Chapters 30-31: Summary and Analysis
Marian is not home for more than a few moments before she receives a call from Peter. He is angry and demands to know where she disappeared to last night. He tells her that she disrupted his evening and that he and Lucy drove up and down the streets looking for her. He also asks about the young man (Duncan) he heard about through Trevor. Marian offers a few vague answers but does not want to talk about this over the phone. Instead, she asks Peter to come over later in the day. She has not yet made any decisions and wishes to have some more time to think things over. What she wants, she decides, is a way of knowing “what was real,” a test of some kind. She does not want to get tangled up in a discussion with Peter and tries to think of something that will allow her to avoid words. She begins to write out a grocery list but quickly puts down her pencil. All of a sudden, she knows “what she [needs] to get.”
Marian goes to the supermarket and moves “methodically” up and down the aisles finding everything she needs. Not wanting to use anything that was already in the house, she buys eggs, flour, lemons, sugar, icing sugar, vanilla, salt, food colouring, and cocoa. When she gets home she bakes a sponge cake. Once it is mixed and in the oven, she makes and divides the icing. One portion she dyes bright pink, another chocolate brown, and a third she leaves white. As the cake cools Marian feels glad that Ainsley is not at home: she does not want her to interfere with what she is going to do.
Marian cools the cake by the open window and then begins “to operate.” She divides the cake in two, using the first half to make a head and body and the second to add arms and legs. She sticks the whole cake together with the white icing. Eventually, she has a blank white body and quickly sets about clothing it. First, a bikini is added, then a dress with ruffles around the neck and hem. A smiling pink mouth and pink shoes are added next. With the chocolate icing Marian draws the eyes, nose, and lines demarcating the arms and legs. The hair is a mass of swirls and curls and the eyes are green with silver globular decorations acting as pupils.
Finally, the cake-woman is complete and looks like an elegant china figurine. Marian contemplates her creation and suddenly worries about what will become of it. Thinking that her cake looks very appetizing, Marian says: “You look delicious. . . And that’s what will happen to you; that’s what you get for being food.” She feels sorry for her creature, powerless to do anything about it. Before long Marian hears Peter’s footsteps on the stairs. She considers how infantile and undignified she will seem to a “rational observer” and decides that if Peter thinks her silly she will believe him and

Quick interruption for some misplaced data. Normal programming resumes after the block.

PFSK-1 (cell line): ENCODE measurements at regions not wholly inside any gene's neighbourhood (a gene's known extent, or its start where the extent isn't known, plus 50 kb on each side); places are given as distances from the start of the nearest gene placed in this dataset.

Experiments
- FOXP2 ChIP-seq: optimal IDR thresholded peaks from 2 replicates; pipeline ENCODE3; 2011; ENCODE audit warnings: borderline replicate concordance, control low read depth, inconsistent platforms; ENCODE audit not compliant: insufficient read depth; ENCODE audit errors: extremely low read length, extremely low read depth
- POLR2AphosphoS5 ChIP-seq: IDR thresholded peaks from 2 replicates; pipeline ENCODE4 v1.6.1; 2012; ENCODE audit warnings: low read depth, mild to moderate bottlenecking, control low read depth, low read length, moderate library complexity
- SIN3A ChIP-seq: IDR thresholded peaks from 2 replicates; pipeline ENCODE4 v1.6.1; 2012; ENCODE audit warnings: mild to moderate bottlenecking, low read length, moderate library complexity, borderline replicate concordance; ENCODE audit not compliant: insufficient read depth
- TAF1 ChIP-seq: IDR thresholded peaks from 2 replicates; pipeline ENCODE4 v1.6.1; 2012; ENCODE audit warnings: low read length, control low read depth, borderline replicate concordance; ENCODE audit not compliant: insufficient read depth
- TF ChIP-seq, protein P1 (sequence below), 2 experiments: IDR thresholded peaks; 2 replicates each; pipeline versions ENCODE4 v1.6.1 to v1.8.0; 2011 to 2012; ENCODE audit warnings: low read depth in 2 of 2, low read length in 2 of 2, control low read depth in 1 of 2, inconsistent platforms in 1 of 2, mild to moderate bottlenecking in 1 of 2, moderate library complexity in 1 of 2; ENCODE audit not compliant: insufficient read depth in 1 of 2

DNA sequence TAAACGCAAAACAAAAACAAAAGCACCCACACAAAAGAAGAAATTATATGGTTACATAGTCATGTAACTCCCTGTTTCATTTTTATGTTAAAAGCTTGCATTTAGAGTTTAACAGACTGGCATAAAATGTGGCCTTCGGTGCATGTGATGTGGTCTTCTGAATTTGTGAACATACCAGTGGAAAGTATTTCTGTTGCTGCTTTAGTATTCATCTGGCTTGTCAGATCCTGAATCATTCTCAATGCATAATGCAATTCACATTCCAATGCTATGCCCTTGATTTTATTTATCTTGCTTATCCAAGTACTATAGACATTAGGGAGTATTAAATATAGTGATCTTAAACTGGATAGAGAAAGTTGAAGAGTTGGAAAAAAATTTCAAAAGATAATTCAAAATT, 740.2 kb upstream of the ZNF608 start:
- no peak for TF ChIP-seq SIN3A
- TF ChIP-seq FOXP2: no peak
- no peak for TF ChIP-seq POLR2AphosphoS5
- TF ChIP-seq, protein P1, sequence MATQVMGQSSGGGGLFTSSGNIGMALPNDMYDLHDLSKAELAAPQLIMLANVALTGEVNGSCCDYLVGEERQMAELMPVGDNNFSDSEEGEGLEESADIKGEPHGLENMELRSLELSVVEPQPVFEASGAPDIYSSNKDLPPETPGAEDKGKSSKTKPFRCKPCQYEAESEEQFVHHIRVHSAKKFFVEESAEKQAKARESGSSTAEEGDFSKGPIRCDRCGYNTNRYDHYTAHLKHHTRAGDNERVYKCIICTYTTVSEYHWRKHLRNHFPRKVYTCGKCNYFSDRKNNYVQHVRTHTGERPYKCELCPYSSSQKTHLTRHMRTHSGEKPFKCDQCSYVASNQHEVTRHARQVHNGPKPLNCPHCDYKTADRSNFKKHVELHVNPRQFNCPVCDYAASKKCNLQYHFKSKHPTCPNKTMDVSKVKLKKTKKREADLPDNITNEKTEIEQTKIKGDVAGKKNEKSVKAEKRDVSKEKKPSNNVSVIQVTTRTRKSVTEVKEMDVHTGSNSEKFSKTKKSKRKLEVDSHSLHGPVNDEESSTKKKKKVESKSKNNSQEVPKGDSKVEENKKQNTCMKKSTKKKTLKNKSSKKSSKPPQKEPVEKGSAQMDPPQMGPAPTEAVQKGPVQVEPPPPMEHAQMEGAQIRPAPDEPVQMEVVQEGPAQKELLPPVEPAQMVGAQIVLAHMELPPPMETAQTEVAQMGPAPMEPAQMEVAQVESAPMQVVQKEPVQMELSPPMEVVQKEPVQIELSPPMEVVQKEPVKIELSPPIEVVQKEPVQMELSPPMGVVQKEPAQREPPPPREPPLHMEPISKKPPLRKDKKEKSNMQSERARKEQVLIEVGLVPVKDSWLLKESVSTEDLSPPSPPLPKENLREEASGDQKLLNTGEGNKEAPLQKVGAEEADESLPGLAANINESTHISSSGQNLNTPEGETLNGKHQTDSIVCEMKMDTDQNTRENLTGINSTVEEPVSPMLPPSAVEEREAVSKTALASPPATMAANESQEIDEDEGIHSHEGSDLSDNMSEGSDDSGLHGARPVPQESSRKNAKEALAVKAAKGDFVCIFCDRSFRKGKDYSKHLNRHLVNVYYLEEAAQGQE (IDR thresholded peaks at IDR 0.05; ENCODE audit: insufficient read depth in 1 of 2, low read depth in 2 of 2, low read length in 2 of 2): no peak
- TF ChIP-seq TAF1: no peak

accept his version of herself.
When Peter enters the apartment, Marian tells him that she has a surprise for him. Although she is momentarily distracted by the thought that her fears and flight to Duncan had been little more than an evasion (“Peter was not the enemy after all. . . It was Duncan that was the mutation”), Marian goes to the kitchen and returns carrying the cake. She places it in front of Peter and says: “You’ve been trying to destroy me, haven’t you. You’ve been trying to assimilate me.” She then tells him that she’s made him a substitute—something he will like much better. Peter stares at the cake, then at Marian. She is not smiling. He leaves shortly afterwards without eating any of the cake. As a symbol, Marian thinks that her cake has failed. Suddenly, she is hungry and begins to eat some of the cake herself. Almost immediately, the part of her not occupied with eating begins to feel nostalgic for Peter. She imagines him: well dressed, scotch in hand, foot on the head of a stuffed lion, a revolver strapped to his body—“he would definitely succeed.” When Marian is halfway through the legs, Ainsley arrives with Fish. Ainsley is surprised by the...
(The entire section is 2,168 words.)